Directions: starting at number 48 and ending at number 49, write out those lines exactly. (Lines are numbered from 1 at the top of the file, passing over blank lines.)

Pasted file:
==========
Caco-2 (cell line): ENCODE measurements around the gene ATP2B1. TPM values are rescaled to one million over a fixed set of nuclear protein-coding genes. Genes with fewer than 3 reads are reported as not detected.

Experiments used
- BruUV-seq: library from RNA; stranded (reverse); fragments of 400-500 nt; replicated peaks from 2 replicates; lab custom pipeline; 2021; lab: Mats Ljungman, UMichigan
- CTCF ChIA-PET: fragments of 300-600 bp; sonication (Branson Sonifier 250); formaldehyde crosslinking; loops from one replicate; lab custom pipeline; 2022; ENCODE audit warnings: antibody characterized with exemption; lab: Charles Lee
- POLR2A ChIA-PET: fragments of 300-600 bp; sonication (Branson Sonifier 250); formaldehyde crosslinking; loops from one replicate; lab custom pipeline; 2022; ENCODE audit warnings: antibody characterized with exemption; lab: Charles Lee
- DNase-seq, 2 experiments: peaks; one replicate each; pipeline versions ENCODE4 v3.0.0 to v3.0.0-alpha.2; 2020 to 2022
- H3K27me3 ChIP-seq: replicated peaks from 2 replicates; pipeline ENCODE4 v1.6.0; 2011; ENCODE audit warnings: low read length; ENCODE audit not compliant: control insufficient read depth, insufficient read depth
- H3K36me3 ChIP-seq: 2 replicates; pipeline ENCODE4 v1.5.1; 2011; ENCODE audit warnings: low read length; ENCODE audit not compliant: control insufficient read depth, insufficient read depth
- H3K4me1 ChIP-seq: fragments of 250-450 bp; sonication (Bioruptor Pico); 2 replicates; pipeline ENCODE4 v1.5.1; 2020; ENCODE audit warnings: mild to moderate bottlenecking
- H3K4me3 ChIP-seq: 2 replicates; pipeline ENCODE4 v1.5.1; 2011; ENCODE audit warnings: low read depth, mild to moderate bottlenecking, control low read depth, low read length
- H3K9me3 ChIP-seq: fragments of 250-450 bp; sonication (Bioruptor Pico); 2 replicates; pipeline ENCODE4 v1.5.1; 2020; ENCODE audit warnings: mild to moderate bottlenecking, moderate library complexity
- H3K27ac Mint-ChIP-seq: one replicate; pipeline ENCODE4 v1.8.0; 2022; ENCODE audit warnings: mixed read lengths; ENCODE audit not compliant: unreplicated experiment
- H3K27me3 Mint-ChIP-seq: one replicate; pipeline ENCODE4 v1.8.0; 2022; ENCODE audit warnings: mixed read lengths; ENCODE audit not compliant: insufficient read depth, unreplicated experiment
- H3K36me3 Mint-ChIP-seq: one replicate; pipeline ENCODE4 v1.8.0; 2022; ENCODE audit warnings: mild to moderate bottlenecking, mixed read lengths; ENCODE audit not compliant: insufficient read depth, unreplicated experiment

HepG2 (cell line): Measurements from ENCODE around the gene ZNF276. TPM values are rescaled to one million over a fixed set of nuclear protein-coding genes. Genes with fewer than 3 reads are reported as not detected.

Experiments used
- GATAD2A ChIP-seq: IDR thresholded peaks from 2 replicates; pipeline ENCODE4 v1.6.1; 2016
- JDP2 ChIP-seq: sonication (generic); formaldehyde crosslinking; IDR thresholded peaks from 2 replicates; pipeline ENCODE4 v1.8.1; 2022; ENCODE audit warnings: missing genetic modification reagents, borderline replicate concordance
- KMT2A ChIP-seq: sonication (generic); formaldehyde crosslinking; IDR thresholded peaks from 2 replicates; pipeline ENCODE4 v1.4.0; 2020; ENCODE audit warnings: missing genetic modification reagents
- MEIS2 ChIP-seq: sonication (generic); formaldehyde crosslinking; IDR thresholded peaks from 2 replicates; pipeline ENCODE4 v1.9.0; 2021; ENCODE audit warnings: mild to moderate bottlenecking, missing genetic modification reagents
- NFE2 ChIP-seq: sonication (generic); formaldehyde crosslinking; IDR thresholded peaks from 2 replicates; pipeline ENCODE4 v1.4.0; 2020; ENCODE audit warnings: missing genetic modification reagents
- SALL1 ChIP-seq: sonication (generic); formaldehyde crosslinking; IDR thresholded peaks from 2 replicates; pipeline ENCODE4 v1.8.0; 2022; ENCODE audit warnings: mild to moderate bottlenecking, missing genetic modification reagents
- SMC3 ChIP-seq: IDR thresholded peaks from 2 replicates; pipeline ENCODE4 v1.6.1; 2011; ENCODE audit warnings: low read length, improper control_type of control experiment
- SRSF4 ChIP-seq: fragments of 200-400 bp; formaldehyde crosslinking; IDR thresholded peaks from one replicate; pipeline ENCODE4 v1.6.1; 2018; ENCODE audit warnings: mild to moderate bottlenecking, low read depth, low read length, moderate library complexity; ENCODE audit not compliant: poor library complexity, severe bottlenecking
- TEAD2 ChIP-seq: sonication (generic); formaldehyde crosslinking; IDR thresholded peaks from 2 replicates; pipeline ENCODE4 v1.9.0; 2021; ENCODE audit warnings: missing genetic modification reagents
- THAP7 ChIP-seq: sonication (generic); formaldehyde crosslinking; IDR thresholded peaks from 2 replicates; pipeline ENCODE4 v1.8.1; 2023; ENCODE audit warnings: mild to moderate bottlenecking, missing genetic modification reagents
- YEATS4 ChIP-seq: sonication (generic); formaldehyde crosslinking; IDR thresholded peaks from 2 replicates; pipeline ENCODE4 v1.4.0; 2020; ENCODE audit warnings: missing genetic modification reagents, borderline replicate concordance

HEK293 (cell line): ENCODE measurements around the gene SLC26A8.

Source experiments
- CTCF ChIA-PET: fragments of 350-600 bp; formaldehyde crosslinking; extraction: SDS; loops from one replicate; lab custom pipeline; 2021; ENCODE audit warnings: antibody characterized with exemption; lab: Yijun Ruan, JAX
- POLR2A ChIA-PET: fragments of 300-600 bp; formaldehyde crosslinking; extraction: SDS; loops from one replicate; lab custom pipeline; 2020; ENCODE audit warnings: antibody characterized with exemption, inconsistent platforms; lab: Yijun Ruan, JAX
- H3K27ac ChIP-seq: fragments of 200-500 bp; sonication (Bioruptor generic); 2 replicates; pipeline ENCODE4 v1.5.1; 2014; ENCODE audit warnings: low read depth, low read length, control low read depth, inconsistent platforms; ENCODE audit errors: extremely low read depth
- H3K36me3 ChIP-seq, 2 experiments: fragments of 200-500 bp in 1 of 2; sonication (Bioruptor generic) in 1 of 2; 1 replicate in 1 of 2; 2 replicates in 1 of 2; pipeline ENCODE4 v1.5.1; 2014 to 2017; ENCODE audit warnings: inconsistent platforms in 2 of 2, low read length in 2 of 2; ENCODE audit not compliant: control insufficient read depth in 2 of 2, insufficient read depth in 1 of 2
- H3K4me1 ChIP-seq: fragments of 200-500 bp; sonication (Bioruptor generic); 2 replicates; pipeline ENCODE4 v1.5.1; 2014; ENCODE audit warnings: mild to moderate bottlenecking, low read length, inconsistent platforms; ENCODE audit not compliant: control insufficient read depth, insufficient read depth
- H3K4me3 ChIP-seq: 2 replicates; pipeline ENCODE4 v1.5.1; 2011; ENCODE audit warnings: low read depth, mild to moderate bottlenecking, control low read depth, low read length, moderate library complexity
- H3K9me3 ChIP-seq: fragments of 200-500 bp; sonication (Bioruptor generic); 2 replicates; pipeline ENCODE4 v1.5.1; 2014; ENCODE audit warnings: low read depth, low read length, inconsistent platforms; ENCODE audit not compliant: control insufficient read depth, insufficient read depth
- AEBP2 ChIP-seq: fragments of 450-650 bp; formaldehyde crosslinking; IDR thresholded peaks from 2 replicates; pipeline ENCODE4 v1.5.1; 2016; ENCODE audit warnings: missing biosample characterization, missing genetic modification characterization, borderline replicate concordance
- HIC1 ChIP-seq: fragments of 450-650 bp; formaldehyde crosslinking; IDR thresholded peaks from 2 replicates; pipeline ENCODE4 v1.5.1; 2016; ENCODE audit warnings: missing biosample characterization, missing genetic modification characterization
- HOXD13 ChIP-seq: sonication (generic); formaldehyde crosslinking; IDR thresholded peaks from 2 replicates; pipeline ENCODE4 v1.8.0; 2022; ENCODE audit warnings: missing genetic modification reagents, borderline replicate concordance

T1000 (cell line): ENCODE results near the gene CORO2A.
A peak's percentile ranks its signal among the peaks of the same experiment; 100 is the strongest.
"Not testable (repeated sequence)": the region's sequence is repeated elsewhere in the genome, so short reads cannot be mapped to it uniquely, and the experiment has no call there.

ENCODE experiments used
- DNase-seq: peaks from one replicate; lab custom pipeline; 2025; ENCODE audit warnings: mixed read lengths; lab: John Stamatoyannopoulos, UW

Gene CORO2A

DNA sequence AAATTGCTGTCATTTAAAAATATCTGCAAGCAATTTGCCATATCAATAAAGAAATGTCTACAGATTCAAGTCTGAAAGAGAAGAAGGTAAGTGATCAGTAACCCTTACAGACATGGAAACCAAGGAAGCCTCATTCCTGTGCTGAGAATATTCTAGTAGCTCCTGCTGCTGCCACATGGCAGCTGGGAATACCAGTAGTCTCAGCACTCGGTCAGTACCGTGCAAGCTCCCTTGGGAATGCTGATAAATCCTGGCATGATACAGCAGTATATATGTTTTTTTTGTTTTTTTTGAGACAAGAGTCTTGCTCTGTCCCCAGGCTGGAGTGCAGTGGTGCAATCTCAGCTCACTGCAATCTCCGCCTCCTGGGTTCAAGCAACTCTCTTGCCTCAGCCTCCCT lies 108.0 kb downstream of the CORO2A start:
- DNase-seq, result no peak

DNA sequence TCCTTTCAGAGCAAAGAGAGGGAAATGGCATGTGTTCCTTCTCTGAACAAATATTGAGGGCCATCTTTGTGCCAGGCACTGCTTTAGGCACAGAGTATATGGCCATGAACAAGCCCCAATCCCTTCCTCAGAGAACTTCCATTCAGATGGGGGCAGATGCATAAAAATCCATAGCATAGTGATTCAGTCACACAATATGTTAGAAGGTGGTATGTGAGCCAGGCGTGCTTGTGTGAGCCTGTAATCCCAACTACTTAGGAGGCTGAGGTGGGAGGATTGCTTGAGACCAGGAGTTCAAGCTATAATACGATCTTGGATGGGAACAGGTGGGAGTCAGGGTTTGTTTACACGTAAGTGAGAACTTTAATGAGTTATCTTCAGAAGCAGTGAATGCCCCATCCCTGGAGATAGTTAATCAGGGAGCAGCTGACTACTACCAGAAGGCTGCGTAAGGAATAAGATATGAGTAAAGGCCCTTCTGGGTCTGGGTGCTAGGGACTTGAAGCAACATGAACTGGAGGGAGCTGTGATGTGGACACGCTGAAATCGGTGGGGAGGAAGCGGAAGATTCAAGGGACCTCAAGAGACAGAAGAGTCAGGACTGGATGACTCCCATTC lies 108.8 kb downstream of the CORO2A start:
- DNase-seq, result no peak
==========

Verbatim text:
DNA sequence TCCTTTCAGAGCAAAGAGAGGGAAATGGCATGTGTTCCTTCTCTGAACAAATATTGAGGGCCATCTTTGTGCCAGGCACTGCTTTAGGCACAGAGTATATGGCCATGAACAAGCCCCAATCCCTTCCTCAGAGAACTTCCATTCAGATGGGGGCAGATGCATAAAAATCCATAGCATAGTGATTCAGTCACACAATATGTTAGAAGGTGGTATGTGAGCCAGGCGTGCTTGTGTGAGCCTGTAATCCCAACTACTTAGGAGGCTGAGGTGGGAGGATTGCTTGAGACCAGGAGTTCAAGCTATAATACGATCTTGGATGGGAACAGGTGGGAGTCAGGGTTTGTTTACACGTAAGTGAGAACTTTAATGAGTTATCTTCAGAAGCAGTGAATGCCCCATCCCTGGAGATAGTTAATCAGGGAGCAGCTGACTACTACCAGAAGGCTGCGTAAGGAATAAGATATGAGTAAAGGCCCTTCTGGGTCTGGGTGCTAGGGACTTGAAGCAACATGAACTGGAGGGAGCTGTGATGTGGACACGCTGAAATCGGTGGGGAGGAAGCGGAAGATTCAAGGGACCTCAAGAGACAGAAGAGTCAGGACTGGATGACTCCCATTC lies 108.8 kb downstream of the CORO2A start:
- DNase-seq, result no peak